takes a novel approach to the usually clandestine world of mutual fund investing. It publishes its positions -- and even its trades -- in real-time, leaving all its choices open to an unusually high degree of public scrutiny. Ironically, though, it's this openness that has left it in a potentially sticky situation.
Last September, the OpenFund bought stock in a company called
six to 12 days before Peter Sprague, Wave Systems CEO and a financial backer of the company that runs OpenFund, sold Wave Systems stock. Sprague also is chairman of a "Think Tank" on the fund's Web site, an informal group of business gurus who discuss investing issues on the site's message boards. Wave Systems manufactures a chip that monitors the amount of time a user stays online or interfaces with a piece of software, a device that's been likened to a digital postage meter.
Everyone involved says there's nothing wrong with these transactions, and they note that the share amounts were small, meaning it was unlikely that the OpenFund's purchases pushed up Wave Systems stock. The OpenFund's purchases were posted on its site. And from the beginning of its operation, OpenFund has disclosed Sprague's affiliation with the fund on its site and listed his status as Wave Systems CEO.
But the transactions raise conflict-of-interest questions for the OpenFund.
Geoff Bobroff, a mutual fund consultant in East Greenwich, R.I., who hasn't done work for the OpenFund, says appearance is everything in the staid mutual fund world, and this is especially true for the OpenFund, given its mission.
"To me, you want to be pure as the driven snow, and what you're talking about is dead center in the conflict world," Bobroff says.
Donald Luskin, a co-founder of
, which runs the OpenFund, says the OpenFund acted independently. "The important point is he
Sprague has absolutely no influence whatsoever over what this fund does," Luskin says. "That's really all you need to know."
Sprague says he never considered his actions and those of the fund to be a problem. "I suppose one could say there was a conflict of interest, but it never occurred to me at any point in the process or to anybody else," Sprague says. "Wave's rise and
the fund's purchase had nothing to do with the overall effect of Wave in the marketplace."
Once Upon a Time
The story starts when Sprague, former chairman of
, was approached by an old family friend, Davis Nadig, about an idea for a new mutual fund. Nadig, a former executive at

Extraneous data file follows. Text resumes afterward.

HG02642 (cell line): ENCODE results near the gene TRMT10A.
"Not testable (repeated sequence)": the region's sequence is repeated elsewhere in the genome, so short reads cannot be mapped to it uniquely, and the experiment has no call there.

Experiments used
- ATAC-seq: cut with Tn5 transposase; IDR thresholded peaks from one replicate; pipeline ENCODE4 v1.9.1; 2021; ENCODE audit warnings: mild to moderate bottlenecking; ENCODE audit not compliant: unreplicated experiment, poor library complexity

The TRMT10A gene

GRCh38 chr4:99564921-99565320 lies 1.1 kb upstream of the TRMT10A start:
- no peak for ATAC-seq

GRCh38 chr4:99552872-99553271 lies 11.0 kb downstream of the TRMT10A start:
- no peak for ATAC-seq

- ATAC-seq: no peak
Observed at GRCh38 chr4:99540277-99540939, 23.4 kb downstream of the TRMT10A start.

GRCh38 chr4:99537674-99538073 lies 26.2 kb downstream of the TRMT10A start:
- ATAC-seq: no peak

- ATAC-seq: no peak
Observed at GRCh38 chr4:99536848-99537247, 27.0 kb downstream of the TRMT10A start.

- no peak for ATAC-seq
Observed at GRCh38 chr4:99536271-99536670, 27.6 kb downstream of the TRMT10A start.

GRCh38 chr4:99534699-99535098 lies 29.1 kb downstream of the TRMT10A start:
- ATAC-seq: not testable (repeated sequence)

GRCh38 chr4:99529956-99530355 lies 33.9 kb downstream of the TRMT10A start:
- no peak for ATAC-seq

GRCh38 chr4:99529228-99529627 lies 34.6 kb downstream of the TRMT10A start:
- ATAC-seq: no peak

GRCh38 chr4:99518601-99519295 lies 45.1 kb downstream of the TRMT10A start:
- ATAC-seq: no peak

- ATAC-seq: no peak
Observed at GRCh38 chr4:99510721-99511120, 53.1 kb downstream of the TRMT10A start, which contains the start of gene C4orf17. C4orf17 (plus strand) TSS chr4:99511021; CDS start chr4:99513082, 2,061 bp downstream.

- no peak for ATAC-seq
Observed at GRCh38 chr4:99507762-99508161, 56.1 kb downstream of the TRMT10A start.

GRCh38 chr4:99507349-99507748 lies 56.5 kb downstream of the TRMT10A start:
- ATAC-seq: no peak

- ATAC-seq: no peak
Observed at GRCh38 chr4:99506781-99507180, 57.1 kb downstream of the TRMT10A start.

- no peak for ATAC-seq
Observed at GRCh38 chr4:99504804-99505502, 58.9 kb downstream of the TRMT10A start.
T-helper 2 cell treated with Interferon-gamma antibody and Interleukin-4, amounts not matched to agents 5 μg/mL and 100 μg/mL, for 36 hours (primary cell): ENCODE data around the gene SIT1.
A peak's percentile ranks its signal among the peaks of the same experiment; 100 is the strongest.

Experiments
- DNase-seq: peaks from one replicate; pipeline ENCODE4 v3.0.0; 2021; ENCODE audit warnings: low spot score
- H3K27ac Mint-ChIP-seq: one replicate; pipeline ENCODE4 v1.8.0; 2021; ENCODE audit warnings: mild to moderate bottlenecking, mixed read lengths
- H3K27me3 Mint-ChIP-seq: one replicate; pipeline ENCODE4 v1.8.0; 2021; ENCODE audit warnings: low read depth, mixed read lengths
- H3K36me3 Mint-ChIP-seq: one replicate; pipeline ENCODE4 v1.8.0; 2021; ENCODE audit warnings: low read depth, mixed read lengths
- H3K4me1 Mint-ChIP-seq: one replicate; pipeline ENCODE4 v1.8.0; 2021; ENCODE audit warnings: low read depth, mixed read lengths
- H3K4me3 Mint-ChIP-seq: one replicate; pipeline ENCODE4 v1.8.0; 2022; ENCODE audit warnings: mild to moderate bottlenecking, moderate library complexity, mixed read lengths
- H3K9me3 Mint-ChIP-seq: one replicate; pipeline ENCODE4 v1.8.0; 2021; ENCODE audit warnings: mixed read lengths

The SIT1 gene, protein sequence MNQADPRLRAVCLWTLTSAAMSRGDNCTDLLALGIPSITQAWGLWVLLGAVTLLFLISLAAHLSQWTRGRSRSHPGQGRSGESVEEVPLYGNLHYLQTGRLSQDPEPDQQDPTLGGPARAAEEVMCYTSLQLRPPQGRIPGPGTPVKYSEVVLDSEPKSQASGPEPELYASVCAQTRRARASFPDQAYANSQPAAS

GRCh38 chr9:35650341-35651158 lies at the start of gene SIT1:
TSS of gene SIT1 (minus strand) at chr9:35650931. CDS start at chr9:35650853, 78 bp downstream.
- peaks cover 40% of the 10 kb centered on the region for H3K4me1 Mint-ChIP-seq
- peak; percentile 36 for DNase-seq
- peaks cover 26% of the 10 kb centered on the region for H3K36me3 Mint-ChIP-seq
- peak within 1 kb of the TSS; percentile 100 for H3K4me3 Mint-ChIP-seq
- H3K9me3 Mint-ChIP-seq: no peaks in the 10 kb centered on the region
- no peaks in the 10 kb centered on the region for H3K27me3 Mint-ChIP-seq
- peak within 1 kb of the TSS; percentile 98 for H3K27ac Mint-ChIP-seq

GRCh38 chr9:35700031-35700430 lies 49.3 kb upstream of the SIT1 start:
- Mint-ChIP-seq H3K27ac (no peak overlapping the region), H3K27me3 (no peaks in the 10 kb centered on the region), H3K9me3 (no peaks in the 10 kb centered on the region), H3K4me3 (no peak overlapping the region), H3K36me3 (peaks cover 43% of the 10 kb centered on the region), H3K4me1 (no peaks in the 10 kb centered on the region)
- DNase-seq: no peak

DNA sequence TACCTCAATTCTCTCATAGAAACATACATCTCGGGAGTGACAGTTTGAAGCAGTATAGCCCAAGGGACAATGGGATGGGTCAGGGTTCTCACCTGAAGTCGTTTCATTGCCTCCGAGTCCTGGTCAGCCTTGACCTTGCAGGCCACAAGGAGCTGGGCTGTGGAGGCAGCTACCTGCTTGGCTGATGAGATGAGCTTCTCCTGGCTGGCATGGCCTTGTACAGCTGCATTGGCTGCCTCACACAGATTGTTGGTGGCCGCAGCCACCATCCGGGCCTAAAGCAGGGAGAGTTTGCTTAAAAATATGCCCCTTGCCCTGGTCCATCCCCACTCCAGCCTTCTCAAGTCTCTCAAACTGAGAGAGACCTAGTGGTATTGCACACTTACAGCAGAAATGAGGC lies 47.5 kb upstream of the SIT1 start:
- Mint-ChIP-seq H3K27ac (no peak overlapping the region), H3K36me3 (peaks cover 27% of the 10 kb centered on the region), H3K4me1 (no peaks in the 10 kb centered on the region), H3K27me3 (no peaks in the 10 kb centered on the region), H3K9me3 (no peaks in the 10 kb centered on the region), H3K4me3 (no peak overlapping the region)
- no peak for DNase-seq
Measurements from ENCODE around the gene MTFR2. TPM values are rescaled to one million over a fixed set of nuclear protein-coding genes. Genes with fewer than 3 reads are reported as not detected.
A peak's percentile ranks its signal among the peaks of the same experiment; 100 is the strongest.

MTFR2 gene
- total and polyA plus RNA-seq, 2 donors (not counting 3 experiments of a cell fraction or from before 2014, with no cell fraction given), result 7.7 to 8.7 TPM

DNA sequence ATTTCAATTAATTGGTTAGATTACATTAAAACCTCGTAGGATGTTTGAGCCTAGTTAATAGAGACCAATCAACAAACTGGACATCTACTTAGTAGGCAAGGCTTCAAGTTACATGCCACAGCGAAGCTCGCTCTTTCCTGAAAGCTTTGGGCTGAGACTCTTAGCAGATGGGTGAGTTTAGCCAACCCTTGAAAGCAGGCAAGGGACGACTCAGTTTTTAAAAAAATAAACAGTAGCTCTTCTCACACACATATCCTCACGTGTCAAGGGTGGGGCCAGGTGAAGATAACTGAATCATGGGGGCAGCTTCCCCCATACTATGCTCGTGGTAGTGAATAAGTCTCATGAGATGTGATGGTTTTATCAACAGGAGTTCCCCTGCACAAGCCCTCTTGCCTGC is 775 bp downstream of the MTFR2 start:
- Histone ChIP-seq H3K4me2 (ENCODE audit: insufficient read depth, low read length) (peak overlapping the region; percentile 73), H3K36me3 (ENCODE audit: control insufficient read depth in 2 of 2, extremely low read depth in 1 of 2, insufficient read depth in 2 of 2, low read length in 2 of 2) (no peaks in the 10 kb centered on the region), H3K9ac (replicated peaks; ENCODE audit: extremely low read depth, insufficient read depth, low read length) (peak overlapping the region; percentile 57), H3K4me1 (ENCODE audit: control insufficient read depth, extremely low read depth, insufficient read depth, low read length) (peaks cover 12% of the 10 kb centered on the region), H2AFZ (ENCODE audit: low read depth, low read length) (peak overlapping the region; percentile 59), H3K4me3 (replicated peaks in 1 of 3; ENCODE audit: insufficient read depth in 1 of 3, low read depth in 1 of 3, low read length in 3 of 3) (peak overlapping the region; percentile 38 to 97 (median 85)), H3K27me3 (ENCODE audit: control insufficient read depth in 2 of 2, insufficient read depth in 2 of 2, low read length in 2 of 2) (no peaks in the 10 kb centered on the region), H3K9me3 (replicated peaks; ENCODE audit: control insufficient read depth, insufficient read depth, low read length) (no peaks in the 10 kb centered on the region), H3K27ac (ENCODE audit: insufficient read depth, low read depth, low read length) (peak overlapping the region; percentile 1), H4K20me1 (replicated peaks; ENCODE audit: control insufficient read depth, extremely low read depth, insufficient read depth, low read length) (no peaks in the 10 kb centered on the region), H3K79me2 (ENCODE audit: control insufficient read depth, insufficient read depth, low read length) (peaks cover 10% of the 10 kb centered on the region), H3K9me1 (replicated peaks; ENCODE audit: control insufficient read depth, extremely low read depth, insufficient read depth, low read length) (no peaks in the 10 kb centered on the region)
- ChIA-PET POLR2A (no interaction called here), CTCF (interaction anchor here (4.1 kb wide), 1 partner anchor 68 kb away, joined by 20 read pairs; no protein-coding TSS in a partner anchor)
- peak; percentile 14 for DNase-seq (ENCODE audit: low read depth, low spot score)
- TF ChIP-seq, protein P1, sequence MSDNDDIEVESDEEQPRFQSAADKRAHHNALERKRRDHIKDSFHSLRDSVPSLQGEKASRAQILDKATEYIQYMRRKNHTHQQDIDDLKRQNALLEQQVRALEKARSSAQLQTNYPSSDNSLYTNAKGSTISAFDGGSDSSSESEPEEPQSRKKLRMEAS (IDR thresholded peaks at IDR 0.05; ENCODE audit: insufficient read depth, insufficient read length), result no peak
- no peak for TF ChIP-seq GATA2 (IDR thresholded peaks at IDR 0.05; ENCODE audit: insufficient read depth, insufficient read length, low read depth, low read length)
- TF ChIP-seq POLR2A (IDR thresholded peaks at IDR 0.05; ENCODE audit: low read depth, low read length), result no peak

Barclays Global Investors
, was partnering with Luskin, also a Barclays alum, to launch a fund that would leverage the Internet to communicate with shareholders like never before. It would cull investment ideas from shareholders and post all of its trades on its Web site.
Sprague liked the idea so much that he says he decided to call some of his own high-powered contacts, including Don Weeden of trading firm
Weeden & Co.
, which helped back
. Futurist Nicholas Negroponte, author of the technophile cult classic
, joined in the company's funding as well. Sprague says he invested $200,000 to $300,000 of his own money.
By September, OpenFund was ready to launch, and it started building its initial portfolio. On Sept. 2, OpenFund started buying Wave Systems stock on the open market, according to the trading diaries on its Web site.
"We bought this off a strong rebound from earlier lows, grabbing 4000 at 8 1/16," Nadig wrote on the site.
On Sept. 7, MetaMarkets put out a press release announcing the formation of the "Think Tank" that would discuss investing issues on the site. Sprague was named chairman.
On Sept. 8, the OpenFund bought another 4,000 shares of Wave Systems at 9 3/16, 12% more per share than it had paid the week before.
Then, on Sept. 14, Sprague sold 10,000 of his Wave Systems shares at 9 1/2, worth a total of $95,000. (He was selling shares from his long-term holdings.) Sprague says the timing of that sale was a coincidence, and that OpenFund's purchase of the shares wouldn't have moved the stock anyway because they were so small. The fund has just $22 million in assets, and Wave Systems has a daily trading volume of about 815,000 shares.
OpenFund continued to buy the stock throughout September, October and November, eventually accumulating a total of 13,000 shares. Since his sale, Sprague has registered to sell 65,000 more shares. Sprague says the registration was needed to convert some class B shares to class A shares, and doesn't necessarily mean he will sell. Since the OpenFund first bought Wave Systems shares, the stock has seen a 105% gain.
Gene Golhke, associate director in the
Securities and Exchange Commission's
Office of Compliance, Inspections and Examinations, says mutual funds need to be careful when dealing even with potential conflicts. "There's definitely the issue of appearance," says Gohlke, who wasn't speaking specifically about the OpenFund.
"When we do the inspection of a fund, we try to look at all the possible relationships, and we look for investments that seem inappropriate," Gohlke adds. "If we see these types of things that you've been describing, we would certainly look very closely at them to determine if we need to look further, ask further questions and look for inappropriate trading patterns."
Sprague, meanwhile, says he acted in good faith.
"You could create a pattern that, without the other facts, makes it look absolutely like a cause-and-effect scenario, like I bribed the guys at MetaMarkets by investing in them so that they would then buy my shares," Sprague says. "But I don't think it's a fair depiction of what happened."
And Luskin says OpenFund considered its actions carefully before buying the stock. "Long before making that investment, we discussed it with our counsel," he says. "They gave us very clear, common-sense guidelines which we follow, which are all about full disclosure. Sprague's biography and his affiliations have been posted on the site from day one."